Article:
MATTOON — Nearly one month has passed since the city ended the Mattoon Fire Department's ambulance service on July 25.
The two private ambulance providers operating in Mattoon have been adding to their staff and fleets as they adjust to handling all of the calls for emergency medical services. The private providers have been assisted at times by the Mattoon Fire Department, which has retained its advanced life support equipment, and by the Charleston Fire Department's ambulance service.
On Tuesday, the Mattoon City Council heard concerns from a woman whose 22-month-old son had an epileptic seizure last weekend at a time when the nearest available ambulance service was out of Sullivan.
The number of calls for emergency medical services in Mattoon totals well more than 300 per month on average, according to fire department records. Fire Chief Tony Nichols said there were 13 times between July 25 and Aug. 18 that the Coles County 911 system needed to dispatch other ambulance services to help while the two private providers, Dunn's Ambulance and Mitchell-Jerdan Ambulance Service, were busy with other calls.
Nichols said the Mattoon Fire Department's calls for backup included needing to use its advanced life support equipment at the scenes of two vehicle crashes and at one medical emergency. He said Charleston Fire Department ambulances transported three patients. He said Neoga or Sullivan ambulances were dispatched a total of three to four times, but were called off en route.
"I know it's new to everybody, but I hope it gets better," Nichols said of the change in ambulance call coverage in Mattoon. Nichols added that ambulance providers in Mattoon are still helping transfer patients from Sarah Bush Lincoln Health Center to higher level trauma centers, although the health center also has Abbott EMS ambulances assist with transfers if available.
Casey Schmitz, operations manager for Dunn's, said the Taylorville-based company has been keeping three ambulances in operation in Mattoon during peak hours from 8 a.m. to 8 p.m. and two overnight. Schmitz said Dunn's goal is to soon have three ambulances available 24 hours per day in Mattoon.
Schmitz said Dunn's has been hiring more staff, but competition for applicants in the region has increased now that Abbott EMS is providing an ambulance service in Effingham and that Horizon Health's Paris Community Hospital has started its own ambulance service.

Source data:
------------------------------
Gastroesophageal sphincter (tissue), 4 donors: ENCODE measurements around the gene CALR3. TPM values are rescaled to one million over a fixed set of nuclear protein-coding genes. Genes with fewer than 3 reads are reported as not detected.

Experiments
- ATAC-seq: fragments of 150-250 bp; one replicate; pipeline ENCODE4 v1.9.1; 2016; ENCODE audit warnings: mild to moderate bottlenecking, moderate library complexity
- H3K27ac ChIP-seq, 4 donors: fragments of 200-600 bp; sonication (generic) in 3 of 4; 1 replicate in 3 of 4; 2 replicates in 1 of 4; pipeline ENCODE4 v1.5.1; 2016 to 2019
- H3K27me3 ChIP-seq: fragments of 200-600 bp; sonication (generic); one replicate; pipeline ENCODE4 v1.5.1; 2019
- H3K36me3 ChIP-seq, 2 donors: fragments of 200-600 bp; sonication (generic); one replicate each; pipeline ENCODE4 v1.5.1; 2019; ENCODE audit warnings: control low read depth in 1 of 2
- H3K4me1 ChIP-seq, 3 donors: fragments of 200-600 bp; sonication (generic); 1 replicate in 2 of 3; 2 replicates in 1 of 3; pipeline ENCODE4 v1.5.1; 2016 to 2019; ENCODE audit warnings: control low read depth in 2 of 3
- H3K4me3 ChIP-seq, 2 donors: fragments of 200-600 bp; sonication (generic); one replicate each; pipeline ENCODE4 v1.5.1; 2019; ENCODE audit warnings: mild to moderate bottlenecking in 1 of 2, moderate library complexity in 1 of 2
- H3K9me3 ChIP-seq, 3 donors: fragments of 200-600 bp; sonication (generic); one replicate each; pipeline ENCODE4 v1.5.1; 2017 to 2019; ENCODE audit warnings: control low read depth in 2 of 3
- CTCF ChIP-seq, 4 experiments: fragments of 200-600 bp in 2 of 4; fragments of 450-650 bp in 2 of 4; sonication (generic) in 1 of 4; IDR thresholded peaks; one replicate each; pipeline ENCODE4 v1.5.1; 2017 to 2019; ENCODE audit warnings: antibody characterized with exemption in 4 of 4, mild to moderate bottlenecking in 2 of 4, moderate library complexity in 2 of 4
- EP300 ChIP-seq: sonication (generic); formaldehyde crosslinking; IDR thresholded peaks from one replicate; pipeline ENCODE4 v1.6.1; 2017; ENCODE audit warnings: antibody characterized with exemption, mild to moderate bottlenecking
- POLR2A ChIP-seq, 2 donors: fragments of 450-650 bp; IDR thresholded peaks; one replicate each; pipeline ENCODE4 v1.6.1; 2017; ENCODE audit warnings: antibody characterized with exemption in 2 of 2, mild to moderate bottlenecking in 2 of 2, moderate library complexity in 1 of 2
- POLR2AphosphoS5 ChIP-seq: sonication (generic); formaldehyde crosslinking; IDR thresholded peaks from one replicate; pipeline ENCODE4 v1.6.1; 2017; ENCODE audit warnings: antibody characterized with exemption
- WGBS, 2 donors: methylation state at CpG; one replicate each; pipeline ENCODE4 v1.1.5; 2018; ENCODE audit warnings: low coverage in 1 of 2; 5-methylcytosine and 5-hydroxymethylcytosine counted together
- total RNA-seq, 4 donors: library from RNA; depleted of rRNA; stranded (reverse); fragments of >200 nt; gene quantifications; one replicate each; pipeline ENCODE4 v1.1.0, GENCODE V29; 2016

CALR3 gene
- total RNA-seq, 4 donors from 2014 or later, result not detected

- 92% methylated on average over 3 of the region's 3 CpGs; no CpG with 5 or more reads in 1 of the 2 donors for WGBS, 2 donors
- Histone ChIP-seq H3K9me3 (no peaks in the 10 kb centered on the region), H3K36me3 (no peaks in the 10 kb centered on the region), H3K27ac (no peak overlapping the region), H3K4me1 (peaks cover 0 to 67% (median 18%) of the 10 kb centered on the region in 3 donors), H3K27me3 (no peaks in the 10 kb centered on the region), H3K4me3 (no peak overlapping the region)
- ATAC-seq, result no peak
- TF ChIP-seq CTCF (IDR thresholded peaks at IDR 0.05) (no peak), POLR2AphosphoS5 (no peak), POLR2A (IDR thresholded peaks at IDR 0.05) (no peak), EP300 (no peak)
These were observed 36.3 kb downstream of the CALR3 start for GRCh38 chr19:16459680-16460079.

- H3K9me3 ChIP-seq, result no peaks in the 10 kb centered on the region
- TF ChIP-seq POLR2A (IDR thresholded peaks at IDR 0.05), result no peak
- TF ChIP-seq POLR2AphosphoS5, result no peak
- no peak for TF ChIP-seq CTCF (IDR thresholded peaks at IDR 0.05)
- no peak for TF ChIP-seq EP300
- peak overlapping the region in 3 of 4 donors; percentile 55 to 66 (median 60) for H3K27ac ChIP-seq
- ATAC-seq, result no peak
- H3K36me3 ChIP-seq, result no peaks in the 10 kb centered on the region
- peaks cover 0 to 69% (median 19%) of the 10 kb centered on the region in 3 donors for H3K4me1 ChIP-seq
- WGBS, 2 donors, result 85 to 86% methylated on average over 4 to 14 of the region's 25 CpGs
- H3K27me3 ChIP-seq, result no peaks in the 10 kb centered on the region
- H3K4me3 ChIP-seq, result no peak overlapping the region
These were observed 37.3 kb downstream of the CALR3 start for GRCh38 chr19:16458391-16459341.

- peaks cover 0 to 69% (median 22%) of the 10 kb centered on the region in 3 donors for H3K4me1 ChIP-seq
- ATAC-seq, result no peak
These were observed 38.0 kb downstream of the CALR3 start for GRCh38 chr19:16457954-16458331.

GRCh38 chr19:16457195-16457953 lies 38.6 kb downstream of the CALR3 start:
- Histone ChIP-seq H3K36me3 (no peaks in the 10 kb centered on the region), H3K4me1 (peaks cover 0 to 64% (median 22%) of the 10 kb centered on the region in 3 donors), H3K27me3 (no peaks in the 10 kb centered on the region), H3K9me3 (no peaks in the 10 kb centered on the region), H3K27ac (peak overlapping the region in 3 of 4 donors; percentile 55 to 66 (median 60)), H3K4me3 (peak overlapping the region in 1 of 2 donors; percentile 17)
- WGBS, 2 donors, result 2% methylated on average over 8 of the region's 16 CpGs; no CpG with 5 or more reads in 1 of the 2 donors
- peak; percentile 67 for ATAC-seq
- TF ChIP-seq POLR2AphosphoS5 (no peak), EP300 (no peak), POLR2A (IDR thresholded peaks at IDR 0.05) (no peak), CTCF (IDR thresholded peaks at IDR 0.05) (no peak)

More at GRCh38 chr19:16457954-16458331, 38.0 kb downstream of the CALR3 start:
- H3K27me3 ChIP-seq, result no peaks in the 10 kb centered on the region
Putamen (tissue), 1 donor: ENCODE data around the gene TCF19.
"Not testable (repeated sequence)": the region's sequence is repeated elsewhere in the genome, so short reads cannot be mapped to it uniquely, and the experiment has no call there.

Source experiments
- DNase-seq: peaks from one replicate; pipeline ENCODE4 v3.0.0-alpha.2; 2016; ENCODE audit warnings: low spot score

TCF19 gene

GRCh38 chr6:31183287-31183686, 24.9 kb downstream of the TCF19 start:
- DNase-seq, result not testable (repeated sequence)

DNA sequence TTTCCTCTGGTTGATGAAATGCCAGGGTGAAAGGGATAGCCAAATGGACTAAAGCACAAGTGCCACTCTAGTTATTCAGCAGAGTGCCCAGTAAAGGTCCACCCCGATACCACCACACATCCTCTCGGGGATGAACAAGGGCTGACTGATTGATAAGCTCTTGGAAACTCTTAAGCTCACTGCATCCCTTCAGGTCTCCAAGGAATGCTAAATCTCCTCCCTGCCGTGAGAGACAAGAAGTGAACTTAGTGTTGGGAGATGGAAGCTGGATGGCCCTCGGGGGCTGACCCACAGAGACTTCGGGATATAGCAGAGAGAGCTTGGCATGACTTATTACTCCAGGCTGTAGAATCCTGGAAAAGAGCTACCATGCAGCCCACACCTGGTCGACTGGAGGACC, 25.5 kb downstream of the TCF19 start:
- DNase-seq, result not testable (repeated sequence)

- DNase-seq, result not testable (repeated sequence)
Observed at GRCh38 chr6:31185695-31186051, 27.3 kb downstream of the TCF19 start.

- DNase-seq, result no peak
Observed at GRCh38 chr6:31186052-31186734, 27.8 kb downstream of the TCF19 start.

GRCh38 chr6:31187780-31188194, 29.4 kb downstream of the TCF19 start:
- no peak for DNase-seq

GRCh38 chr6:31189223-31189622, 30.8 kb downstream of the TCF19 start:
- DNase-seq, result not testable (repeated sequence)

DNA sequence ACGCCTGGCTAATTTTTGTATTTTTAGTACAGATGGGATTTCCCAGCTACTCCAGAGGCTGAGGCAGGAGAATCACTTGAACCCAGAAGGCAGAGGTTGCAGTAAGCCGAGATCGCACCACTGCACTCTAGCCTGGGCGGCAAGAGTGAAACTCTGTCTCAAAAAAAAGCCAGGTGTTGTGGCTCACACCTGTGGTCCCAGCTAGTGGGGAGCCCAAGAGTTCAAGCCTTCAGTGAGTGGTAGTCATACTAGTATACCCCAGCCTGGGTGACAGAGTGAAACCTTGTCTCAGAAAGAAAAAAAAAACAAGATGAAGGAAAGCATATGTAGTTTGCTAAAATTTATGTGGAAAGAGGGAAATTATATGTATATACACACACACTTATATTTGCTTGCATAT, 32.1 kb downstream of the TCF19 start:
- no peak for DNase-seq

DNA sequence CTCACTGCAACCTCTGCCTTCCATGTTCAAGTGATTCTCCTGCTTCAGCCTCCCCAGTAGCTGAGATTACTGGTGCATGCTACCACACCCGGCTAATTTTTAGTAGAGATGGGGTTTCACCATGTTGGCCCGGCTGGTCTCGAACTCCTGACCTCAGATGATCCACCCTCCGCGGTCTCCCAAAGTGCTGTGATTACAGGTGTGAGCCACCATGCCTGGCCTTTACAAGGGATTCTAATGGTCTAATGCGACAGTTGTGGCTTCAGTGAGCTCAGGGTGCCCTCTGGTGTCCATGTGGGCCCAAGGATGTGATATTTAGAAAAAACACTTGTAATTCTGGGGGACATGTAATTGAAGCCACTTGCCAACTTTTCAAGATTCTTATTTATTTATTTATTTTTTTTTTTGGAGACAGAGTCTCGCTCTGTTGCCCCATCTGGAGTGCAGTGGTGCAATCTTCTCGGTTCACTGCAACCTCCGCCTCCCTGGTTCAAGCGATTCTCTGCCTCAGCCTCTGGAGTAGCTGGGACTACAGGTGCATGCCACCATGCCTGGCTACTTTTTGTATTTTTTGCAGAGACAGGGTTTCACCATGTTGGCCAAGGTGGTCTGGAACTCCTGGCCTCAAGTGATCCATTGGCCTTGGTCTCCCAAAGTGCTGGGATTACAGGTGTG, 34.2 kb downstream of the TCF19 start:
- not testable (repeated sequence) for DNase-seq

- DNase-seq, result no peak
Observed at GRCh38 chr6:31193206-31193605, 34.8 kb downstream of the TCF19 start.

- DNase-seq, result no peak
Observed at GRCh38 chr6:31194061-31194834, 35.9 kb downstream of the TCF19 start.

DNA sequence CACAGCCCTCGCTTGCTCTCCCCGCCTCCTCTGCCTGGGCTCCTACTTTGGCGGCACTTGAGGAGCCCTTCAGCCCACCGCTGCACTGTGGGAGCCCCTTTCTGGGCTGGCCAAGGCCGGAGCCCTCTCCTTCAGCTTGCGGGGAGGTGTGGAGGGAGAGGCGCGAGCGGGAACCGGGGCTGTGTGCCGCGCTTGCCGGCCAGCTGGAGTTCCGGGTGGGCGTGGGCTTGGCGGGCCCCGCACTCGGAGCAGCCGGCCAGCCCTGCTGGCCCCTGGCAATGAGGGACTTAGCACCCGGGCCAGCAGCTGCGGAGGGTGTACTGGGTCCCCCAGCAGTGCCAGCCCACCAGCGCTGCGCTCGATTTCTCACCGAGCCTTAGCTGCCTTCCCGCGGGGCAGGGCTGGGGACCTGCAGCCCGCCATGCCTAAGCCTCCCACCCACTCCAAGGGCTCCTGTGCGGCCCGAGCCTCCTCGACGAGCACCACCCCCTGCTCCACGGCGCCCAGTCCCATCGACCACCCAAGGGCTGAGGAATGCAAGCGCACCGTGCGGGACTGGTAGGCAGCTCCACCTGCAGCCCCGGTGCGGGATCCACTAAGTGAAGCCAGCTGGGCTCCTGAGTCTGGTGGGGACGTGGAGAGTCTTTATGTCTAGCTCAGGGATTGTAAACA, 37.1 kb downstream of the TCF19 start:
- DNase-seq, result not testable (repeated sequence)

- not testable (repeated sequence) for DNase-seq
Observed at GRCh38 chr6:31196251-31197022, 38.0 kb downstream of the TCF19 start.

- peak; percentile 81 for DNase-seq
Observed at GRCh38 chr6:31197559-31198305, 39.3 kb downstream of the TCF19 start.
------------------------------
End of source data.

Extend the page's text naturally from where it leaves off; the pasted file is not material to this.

Dunn's and Mitchell-Jerdan are working together to try to ensure that there are always at least two ambulances available in Mattoon while still transferring patients for Sarah Bush Lincoln, Schmitz said.
"They are doing everything they can to make sure everything runs smoothly," Schmitz said, adding that the Dunn's and Mitchell-Jerdan ambulance crews are dedicated to helping their patients. "We are going to find the problems as they come up, we are going to fix them, and we are going to continue to do what we do."
Resident Alissa MacDonald told the city council on Tuesday that her 22-month-old son, Jace, collapsed last weekend at home due to an epileptic seizure. MacDonald said she and her husband were already aware from the scanner that Mattoon had no available ambulances at the time and neither did Charleston. She said they later found out that the nearest available ambulance was 22 minutes away in Sullivan.
MacDonald said she is a neonatal intensive care unit nurse and her husband is a critical care paramedic, so they were able to provide medical assistance for their child. However, she asked the council to consider what could happen to other families during such situations or to people in other emergencies, such as a shooting, if an ambulance is not readily available to help them.
"This town, in the wake of a school shooting (Sept. 20 at Mattoon High School), voted to move forward with eliminating the MFD ambulance system," MacDonald said. "My own stepchildren were in that building last fall. And if God forbid they would have been injured, it would be my expectation that help be there immediately. One would think that after such a tragedy our city council would take action to increase safety in this city, not take it away."
City officials set the July 25 end date after the council voted on July 18, 2017 to eliminate the fire department's ambulance service as a cost-cutting measure. City officials have said that the fire department's ambulance service lost money and duplicated the work of private providers. The firefighters union countered that the department's service generated needed revenue for the city and provided essential ambulance coverage for Mattoon.